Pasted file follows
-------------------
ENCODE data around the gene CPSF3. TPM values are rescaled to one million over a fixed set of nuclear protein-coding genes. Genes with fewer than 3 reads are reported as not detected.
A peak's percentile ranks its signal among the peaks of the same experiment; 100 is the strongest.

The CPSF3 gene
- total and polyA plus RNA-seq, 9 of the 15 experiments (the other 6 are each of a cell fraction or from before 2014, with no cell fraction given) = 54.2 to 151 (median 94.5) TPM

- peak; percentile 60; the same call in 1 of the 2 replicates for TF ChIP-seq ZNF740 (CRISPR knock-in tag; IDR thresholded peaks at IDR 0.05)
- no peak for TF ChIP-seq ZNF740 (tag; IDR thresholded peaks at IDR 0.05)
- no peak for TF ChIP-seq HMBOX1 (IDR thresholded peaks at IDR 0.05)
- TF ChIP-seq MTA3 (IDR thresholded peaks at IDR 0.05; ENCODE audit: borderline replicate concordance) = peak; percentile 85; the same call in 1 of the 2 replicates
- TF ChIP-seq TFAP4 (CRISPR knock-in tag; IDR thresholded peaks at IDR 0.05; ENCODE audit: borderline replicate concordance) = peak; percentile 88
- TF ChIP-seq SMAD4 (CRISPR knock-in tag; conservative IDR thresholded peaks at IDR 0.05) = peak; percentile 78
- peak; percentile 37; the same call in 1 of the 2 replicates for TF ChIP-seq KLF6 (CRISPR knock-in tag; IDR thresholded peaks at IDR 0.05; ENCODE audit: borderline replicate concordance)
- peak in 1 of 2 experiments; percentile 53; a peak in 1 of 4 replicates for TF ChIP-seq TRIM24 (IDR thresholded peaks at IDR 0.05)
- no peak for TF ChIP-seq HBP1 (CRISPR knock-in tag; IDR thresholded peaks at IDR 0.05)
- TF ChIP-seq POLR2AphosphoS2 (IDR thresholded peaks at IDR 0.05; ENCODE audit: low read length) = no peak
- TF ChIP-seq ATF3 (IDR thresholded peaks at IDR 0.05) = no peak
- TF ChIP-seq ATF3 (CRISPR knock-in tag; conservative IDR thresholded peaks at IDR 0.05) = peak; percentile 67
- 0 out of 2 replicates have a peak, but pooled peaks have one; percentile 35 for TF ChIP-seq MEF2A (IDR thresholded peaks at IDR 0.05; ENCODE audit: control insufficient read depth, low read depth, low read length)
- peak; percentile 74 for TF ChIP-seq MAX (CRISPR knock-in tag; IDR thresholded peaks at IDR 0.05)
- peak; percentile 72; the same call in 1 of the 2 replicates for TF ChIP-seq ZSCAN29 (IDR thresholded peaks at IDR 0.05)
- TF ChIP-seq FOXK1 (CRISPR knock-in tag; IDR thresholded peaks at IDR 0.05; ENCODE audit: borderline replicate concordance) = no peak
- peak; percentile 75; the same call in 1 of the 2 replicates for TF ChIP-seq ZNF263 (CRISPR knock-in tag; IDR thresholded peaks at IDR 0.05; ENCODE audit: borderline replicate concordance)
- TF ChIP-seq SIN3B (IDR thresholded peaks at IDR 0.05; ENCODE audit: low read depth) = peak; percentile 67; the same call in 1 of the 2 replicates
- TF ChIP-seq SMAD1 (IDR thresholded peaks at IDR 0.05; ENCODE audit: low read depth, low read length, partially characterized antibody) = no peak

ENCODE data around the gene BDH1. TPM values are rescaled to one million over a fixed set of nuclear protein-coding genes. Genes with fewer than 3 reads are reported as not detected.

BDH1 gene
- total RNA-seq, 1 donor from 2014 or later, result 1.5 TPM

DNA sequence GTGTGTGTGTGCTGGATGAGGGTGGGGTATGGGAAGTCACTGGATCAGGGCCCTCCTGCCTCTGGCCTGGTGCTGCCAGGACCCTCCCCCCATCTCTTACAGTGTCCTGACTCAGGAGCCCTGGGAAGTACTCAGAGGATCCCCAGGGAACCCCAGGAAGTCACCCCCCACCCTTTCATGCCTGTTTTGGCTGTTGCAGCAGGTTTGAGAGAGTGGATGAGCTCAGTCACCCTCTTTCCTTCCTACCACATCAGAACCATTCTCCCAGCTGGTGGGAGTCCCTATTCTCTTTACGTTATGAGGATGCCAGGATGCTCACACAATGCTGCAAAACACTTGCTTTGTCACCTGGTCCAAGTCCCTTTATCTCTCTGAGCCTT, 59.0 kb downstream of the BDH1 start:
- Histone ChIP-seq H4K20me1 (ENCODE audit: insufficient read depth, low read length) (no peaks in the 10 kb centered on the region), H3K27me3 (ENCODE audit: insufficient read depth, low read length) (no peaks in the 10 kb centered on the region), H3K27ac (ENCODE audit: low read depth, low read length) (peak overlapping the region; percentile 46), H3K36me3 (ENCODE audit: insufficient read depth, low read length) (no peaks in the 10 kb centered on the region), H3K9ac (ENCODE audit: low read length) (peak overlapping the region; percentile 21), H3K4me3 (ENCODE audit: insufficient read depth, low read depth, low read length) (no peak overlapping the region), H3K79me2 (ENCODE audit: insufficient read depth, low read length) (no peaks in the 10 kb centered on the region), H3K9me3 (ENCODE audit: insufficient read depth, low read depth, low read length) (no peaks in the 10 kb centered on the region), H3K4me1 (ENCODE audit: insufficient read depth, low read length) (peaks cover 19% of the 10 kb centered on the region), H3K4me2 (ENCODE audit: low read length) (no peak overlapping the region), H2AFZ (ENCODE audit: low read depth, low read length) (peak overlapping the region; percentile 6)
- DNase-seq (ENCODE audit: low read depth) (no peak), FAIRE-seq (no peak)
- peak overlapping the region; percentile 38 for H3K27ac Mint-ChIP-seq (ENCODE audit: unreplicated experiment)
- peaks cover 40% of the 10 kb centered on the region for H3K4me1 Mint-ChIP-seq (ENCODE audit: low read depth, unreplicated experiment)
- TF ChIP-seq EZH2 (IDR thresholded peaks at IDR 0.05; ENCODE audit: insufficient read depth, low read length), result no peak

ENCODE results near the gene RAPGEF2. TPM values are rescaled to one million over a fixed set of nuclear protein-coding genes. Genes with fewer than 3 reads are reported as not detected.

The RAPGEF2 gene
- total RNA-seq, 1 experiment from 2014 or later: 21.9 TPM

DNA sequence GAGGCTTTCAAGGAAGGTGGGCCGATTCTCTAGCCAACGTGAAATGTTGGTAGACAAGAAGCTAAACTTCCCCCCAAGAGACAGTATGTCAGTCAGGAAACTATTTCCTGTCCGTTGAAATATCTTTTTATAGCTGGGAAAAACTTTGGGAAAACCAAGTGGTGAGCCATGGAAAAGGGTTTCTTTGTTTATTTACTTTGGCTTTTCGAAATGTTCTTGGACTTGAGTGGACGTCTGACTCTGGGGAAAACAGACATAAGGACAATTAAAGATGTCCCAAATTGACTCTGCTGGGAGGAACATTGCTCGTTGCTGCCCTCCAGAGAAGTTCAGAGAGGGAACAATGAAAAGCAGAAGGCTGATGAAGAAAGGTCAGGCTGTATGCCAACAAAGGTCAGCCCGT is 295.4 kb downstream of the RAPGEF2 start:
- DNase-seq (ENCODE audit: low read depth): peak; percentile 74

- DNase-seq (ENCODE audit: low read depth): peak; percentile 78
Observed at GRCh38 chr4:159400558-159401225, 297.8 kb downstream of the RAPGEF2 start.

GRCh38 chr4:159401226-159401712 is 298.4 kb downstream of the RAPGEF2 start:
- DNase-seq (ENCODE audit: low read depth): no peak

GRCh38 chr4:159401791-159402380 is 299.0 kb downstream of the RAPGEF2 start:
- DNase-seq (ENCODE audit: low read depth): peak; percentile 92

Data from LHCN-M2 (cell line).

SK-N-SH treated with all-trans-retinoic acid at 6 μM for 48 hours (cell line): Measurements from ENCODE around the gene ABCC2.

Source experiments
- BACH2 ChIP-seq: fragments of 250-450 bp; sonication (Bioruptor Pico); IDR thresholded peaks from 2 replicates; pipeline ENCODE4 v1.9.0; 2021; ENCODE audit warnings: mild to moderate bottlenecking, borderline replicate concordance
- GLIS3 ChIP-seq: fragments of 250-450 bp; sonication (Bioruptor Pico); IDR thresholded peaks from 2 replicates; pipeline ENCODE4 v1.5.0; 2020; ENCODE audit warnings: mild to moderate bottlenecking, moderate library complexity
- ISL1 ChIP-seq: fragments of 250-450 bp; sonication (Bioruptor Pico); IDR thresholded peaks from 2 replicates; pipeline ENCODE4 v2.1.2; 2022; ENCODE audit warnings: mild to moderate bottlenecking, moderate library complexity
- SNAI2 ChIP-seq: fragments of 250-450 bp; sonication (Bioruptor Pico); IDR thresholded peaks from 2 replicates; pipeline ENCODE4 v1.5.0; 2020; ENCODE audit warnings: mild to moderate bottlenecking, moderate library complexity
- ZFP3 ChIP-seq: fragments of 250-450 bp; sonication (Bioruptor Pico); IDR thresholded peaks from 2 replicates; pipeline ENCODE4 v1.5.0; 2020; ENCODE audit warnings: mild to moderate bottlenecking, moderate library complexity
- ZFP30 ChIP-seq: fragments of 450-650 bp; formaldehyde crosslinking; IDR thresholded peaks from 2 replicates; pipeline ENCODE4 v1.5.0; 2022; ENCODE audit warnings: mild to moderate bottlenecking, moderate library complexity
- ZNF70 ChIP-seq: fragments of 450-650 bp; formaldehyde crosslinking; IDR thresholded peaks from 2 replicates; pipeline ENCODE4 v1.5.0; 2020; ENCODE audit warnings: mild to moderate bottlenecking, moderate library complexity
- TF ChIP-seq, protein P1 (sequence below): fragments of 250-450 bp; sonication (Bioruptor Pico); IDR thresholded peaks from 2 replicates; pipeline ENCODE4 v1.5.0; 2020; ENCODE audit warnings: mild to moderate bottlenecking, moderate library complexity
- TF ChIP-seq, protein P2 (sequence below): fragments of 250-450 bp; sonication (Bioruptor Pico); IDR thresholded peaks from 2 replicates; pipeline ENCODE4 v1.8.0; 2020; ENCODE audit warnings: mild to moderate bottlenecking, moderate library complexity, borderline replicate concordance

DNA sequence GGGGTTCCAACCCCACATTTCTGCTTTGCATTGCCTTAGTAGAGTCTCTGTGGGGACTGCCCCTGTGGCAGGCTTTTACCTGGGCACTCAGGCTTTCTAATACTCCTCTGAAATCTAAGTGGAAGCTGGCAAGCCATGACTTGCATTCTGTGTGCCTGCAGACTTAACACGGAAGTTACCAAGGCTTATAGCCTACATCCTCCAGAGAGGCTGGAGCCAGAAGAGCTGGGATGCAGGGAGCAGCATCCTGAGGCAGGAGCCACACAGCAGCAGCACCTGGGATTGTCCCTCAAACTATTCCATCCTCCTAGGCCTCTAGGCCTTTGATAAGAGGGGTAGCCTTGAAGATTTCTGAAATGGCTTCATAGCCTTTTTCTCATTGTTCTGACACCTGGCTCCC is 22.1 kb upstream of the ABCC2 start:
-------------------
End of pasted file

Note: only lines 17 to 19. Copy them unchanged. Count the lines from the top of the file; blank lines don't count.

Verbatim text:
- 0 out of 2 replicates have a peak, but pooled peaks have one; percentile 35 for TF ChIP-seq MEF2A (IDR thresholded peaks at IDR 0.05; ENCODE audit: control insufficient read depth, low read depth, low read length)
- peak; percentile 74 for TF ChIP-seq MAX (CRISPR knock-in tag; IDR thresholded peaks at IDR 0.05)
- peak; percentile 72; the same call in 1 of the 2 replicates for TF ChIP-seq ZSCAN29 (IDR thresholded peaks at IDR 0.05)